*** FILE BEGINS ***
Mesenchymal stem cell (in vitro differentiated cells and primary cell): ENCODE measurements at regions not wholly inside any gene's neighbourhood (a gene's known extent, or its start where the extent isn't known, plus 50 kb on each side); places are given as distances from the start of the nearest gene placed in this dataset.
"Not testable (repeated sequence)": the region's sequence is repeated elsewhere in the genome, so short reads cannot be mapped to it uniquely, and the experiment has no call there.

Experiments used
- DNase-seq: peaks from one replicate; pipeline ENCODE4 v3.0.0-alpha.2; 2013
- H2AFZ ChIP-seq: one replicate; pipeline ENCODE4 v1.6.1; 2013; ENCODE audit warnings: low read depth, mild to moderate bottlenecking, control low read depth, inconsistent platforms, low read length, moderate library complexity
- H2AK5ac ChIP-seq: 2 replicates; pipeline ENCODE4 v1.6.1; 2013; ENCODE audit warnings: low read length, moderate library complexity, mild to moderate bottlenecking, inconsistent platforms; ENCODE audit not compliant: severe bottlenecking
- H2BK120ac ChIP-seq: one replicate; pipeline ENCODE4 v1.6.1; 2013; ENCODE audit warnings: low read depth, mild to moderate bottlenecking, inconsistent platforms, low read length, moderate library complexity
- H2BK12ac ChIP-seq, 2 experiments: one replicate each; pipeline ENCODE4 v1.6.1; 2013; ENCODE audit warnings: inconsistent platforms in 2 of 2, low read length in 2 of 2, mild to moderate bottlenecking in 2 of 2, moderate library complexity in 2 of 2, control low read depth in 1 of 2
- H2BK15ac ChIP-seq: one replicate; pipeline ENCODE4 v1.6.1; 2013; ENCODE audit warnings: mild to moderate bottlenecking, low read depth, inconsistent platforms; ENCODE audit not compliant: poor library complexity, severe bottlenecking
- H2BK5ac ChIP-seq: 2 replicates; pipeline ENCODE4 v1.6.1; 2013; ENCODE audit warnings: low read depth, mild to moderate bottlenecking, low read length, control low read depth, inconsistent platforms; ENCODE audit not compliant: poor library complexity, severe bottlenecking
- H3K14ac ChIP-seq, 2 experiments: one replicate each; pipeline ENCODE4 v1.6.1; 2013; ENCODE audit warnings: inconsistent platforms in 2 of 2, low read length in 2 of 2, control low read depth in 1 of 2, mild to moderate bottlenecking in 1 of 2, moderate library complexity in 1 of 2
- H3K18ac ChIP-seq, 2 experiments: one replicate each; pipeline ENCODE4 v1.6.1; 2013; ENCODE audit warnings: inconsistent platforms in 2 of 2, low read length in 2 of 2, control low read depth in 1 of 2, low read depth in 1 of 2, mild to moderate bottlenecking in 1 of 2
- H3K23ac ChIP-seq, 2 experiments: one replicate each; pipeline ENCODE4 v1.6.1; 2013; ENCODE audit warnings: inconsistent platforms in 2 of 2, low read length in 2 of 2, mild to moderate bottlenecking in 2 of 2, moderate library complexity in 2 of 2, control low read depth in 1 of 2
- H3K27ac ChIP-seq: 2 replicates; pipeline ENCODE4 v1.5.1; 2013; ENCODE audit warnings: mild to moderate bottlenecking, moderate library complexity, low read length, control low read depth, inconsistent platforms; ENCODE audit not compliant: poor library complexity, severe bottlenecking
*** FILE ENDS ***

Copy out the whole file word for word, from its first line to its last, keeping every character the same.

Mesenchymal stem cell (in vitro differentiated cells and primary cell): ENCODE measurements at regions not wholly inside any gene's neighbourhood (a gene's known extent, or its start where the extent isn't known, plus 50 kb on each side); places are given as distances from the start of the nearest gene placed in this dataset.
"Not testable (repeated sequence)": the region's sequence is repeated elsewhere in the genome, so short reads cannot be mapped to it uniquely, and the experiment has no call there.

Experiments used
- DNase-seq: peaks from one replicate; pipeline ENCODE4 v3.0.0-alpha.2; 2013
- H2AFZ ChIP-seq: one replicate; pipeline ENCODE4 v1.6.1; 2013; ENCODE audit warnings: low read depth, mild to moderate bottlenecking, control low read depth, inconsistent platforms, low read length, moderate library complexity
- H2AK5ac ChIP-seq: 2 replicates; pipeline ENCODE4 v1.6.1; 2013; ENCODE audit warnings: low read length, moderate library complexity, mild to moderate bottlenecking, inconsistent platforms; ENCODE audit not compliant: severe bottlenecking
- H2BK120ac ChIP-seq: one replicate; pipeline ENCODE4 v1.6.1; 2013; ENCODE audit warnings: low read depth, mild to moderate bottlenecking, inconsistent platforms, low read length, moderate library complexity
- H2BK12ac ChIP-seq, 2 experiments: one replicate each; pipeline ENCODE4 v1.6.1; 2013; ENCODE audit warnings: inconsistent platforms in 2 of 2, low read length in 2 of 2, mild to moderate bottlenecking in 2 of 2, moderate library complexity in 2 of 2, control low read depth in 1 of 2
- H2BK15ac ChIP-seq: one replicate; pipeline ENCODE4 v1.6.1; 2013; ENCODE audit warnings: mild to moderate bottlenecking, low read depth, inconsistent platforms; ENCODE audit not compliant: poor library complexity, severe bottlenecking
- H2BK5ac ChIP-seq: 2 replicates; pipeline ENCODE4 v1.6.1; 2013; ENCODE audit warnings: low read depth, mild to moderate bottlenecking, low read length, control low read depth, inconsistent platforms; ENCODE audit not compliant: poor library complexity, severe bottlenecking
- H3K14ac ChIP-seq, 2 experiments: one replicate each; pipeline ENCODE4 v1.6.1; 2013; ENCODE audit warnings: inconsistent platforms in 2 of 2, low read length in 2 of 2, control low read depth in 1 of 2, mild to moderate bottlenecking in 1 of 2, moderate library complexity in 1 of 2
- H3K18ac ChIP-seq, 2 experiments: one replicate each; pipeline ENCODE4 v1.6.1; 2013; ENCODE audit warnings: inconsistent platforms in 2 of 2, low read length in 2 of 2, control low read depth in 1 of 2, low read depth in 1 of 2, mild to moderate bottlenecking in 1 of 2
- H3K23ac ChIP-seq, 2 experiments: one replicate each; pipeline ENCODE4 v1.6.1; 2013; ENCODE audit warnings: inconsistent platforms in 2 of 2, low read length in 2 of 2, mild to moderate bottlenecking in 2 of 2, moderate library complexity in 2 of 2, control low read depth in 1 of 2
- H3K27ac ChIP-seq: 2 replicates; pipeline ENCODE4 v1.5.1; 2013; ENCODE audit warnings: mild to moderate bottlenecking, moderate library complexity, low read length, control low read depth, inconsistent platforms; ENCODE audit not compliant: poor library complexity, severe bottlenecking